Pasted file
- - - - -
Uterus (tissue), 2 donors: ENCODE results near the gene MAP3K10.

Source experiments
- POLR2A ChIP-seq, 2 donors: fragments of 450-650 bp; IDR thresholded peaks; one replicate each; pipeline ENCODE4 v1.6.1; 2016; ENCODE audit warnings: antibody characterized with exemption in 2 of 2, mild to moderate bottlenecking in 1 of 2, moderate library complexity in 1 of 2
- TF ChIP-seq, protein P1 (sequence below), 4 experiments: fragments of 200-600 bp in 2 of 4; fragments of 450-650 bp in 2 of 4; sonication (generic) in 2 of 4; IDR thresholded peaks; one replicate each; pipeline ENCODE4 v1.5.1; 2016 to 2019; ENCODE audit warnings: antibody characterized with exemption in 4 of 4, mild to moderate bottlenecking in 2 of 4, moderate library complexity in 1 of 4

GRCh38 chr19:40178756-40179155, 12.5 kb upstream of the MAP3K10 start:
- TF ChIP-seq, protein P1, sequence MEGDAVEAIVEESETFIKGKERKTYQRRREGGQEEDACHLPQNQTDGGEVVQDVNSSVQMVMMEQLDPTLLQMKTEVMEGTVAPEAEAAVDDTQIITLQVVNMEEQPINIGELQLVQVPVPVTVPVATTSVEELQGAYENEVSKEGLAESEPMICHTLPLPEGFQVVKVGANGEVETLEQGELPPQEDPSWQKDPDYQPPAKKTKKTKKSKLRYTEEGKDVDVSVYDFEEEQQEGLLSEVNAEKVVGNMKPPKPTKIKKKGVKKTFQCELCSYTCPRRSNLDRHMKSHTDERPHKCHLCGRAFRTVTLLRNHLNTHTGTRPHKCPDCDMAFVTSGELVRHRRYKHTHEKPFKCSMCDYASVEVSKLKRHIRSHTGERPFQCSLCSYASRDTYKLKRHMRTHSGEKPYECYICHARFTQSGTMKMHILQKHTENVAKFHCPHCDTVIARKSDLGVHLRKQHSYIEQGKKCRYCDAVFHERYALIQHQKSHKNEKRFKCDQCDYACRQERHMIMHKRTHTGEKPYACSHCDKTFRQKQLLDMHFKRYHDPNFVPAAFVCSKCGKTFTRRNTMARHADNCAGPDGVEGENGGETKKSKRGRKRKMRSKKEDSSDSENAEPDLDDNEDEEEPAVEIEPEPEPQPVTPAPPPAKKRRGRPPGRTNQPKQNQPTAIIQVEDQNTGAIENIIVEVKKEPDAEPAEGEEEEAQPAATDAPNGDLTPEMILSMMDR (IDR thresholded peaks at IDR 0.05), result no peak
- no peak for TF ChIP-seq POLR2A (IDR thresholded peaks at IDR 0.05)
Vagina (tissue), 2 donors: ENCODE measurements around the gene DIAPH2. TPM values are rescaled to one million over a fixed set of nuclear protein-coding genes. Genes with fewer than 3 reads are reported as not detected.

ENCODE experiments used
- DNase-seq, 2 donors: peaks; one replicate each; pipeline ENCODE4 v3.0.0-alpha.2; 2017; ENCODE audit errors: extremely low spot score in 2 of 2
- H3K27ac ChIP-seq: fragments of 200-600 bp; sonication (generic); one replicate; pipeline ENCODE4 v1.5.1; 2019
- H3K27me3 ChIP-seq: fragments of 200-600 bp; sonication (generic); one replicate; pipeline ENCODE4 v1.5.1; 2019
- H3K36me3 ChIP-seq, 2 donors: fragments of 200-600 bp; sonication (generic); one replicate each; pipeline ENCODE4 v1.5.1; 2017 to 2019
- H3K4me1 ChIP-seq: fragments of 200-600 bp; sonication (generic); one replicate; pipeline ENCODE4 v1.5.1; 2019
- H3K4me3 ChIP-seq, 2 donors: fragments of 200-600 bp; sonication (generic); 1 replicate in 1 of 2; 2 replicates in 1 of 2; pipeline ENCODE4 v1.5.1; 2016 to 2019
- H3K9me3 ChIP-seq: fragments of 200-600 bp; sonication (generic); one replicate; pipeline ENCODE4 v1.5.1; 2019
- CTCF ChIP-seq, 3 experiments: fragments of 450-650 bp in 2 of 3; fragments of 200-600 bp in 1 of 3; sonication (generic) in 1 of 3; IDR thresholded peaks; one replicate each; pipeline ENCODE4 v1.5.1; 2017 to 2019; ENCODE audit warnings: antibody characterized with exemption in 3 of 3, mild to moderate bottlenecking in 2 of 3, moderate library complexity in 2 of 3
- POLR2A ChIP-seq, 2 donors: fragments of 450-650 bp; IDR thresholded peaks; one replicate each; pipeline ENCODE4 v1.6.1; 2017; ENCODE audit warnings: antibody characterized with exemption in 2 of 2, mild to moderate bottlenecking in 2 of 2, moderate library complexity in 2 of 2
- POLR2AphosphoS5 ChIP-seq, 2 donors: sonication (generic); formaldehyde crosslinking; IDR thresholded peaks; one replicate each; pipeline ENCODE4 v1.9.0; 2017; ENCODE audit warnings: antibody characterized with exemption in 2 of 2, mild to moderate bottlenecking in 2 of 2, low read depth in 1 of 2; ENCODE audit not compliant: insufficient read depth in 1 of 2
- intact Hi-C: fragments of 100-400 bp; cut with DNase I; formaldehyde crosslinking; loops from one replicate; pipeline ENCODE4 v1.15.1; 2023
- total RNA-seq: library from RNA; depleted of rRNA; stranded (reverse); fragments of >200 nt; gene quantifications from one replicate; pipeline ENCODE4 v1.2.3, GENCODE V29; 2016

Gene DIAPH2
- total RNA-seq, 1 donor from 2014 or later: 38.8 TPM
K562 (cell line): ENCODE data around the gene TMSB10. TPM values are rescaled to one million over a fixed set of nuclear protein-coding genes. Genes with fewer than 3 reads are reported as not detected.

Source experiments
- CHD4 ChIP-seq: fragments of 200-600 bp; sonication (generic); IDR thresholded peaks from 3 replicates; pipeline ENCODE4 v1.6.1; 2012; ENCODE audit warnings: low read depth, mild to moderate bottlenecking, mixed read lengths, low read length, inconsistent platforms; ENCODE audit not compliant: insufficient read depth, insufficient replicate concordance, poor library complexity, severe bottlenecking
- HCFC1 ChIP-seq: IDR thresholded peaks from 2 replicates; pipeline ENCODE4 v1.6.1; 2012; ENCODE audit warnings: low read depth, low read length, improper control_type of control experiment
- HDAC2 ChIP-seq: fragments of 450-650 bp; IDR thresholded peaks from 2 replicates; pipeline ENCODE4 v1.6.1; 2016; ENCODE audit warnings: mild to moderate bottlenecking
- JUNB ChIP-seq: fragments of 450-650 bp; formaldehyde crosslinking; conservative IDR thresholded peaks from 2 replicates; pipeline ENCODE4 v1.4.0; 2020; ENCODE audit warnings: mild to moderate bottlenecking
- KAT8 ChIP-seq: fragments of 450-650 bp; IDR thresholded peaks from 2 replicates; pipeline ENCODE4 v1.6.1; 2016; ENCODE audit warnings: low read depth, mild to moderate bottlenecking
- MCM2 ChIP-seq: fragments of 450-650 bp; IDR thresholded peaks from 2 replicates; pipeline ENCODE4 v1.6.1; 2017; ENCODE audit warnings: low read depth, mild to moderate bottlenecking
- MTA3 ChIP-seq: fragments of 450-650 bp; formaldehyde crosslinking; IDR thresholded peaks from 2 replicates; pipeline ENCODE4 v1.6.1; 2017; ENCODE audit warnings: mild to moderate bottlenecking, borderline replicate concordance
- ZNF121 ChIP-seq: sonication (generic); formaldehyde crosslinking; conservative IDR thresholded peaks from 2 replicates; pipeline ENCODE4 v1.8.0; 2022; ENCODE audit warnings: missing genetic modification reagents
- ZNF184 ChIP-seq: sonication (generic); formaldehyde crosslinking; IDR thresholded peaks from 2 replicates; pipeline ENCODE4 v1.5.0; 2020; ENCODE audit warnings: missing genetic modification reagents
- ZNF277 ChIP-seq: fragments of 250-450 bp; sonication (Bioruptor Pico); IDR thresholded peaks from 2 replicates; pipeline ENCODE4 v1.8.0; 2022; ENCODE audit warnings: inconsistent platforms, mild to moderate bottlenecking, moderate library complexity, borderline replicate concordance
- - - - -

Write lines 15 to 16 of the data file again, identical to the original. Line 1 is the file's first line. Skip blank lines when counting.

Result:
- H3K4me3 ChIP-seq, 2 donors: fragments of 200-600 bp; sonication (generic); 1 replicate in 1 of 2; 2 replicates in 1 of 2; pipeline ENCODE4 v1.5.1; 2016 to 2019
- H3K9me3 ChIP-seq: fragments of 200-600 bp; sonication (generic); one replicate; pipeline ENCODE4 v1.5.1; 2019